Science | Design & Technology

The robot chef that can mix, chew and taste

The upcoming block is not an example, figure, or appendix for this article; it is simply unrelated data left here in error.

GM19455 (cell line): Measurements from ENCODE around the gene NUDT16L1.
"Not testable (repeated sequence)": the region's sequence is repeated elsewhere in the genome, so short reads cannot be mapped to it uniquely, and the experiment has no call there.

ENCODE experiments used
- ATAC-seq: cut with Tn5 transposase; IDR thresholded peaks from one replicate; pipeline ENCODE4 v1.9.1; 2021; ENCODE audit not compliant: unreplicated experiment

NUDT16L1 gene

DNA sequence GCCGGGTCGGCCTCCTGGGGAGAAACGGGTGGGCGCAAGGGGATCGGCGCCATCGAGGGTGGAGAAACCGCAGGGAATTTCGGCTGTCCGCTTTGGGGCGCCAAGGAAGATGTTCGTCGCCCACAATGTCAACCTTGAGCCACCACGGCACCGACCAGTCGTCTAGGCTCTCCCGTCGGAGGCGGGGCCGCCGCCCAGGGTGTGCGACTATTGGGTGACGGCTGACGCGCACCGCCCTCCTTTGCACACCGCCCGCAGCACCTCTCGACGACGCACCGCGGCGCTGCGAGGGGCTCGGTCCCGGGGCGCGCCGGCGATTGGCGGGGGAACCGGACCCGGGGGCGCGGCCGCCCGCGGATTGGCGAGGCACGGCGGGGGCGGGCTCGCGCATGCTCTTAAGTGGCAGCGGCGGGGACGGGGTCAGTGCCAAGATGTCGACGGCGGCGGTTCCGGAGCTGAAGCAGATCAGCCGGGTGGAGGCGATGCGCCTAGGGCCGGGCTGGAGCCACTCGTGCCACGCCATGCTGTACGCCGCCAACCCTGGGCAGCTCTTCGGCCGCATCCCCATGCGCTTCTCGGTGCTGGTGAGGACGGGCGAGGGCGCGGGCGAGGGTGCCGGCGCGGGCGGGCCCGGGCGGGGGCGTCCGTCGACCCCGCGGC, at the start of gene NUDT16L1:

Will cooking become a lost art? Scientists who announced the breakthrough yesterday predict robot chefs will play a major role in busy households and restaurants. “Good morning, Sarah,” says the robot. “What would you like for breakfast?” Sarah smiles. “Two pancakes, please, Robbie,” she says. “Thin, so I can put lemon and sugar on them and roll them up.” The robot beeps. “Affirmative,” it says. “Recipe adjusted to allow for lemon and sugar. Two pancakes to suit Sarah’s tastebuds coming up.” This could become a common scenario, thanks to work at Cambridge University. Up until now, robots have only been able to “taste” by taking one sample from a dish and testing to see how much salt it contains. But for humans, the taste of food changes as we chew it. So the new technology simulates the chewing process, and takes readings of the saltiness at different stages. The robot looks similar to the mechanical arms that are seen in car factories, but is designed for homes and restaurants. “There are many electronic ‘tongues’ you could technically use, but none of them is small enough and cheap enough to use in the kitchen,” explains a member of the research team, Grzegorz Sochacki. “We believe that the development of robotic chefs will play a major role in busy households,” says Dr Muhammad Chughtai, senior scientist at Beko. The advances in robot cooking are extraordinary. In 2018, a Californian company produced a robot arm called Flippy, which turns over hamburgers when they are sufficiently cooked on one side. The company has now created Chippy, a robot which makes tortilla chips.  In 2019 a restaurant opened in France serving robot-made pizzas. The Pazzi machine can produce up to 80 pizzas an hour. The restaurant has had very good reviews. Last year a London company, Moley, unveiled a robotic kitchen with mechanical arms and hands on a rail. Costing £248,000, it can prepare 30 different dishes.    Will cooking become a lost art? Tasty microchips Yes: The whole movement in our society is towards convenience. If there are machines to cook for us, people will stop learning to prepare food for themselves and will forget how to do it. No: Many people cook not just to put food on the table, but because they really enjoy the process. And good cooks can improvise and invent new recipes in ways that the machine never could. Or... Shopping rather cooking will become the most important part of food preparation. Robots will all cook in the same way, but only humans will be able to pick out the best ingredients. KeywordsTastebuds - A tongue usually has 2,000 and 8,000 tastebuds, which each last for about 10 days. 

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